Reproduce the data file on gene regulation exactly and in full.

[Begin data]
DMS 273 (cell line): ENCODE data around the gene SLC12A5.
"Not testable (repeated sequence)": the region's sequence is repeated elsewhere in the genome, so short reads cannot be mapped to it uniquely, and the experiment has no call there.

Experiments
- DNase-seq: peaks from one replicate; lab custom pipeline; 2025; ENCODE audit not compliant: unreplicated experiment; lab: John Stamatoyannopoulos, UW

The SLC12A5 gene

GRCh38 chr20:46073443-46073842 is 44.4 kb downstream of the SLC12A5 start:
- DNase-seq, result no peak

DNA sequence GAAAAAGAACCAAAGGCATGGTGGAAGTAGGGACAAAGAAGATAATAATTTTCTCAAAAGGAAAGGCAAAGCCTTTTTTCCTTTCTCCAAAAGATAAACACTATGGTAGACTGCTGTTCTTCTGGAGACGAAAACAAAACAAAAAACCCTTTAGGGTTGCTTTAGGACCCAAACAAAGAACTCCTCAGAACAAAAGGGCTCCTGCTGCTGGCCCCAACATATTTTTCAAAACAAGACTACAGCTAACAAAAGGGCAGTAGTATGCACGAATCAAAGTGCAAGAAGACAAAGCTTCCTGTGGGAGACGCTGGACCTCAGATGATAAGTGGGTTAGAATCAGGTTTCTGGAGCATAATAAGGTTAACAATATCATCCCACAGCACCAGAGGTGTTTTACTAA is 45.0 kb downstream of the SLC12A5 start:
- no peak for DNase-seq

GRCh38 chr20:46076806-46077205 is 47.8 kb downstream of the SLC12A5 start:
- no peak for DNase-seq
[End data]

DMS 273 (cell line): ENCODE data around the gene SLC12A5.
"Not testable (repeated sequence)": the region's sequence is repeated elsewhere in the genome, so short reads cannot be mapped to it uniquely, and the experiment has no call there.

Experiments
- DNase-seq: peaks from one replicate; lab custom pipeline; 2025; ENCODE audit not compliant: unreplicated experiment; lab: John Stamatoyannopoulos, UW

The SLC12A5 gene

GRCh38 chr20:46073443-46073842 is 44.4 kb downstream of the SLC12A5 start:
- DNase-seq, result no peak

DNA sequence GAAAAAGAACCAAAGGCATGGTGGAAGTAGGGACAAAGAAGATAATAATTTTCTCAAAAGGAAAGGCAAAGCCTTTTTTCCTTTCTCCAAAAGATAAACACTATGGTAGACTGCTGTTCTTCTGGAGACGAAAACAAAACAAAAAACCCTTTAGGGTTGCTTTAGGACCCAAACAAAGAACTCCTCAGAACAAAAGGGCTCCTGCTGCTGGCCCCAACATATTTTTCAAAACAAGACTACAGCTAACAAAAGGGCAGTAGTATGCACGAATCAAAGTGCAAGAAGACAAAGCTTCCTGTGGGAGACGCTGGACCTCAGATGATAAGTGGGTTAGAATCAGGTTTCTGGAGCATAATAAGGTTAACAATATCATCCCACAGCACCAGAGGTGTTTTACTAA is 45.0 kb downstream of the SLC12A5 start:
- no peak for DNase-seq

GRCh38 chr20:46076806-46077205 is 47.8 kb downstream of the SLC12A5 start:
- no peak for DNase-seq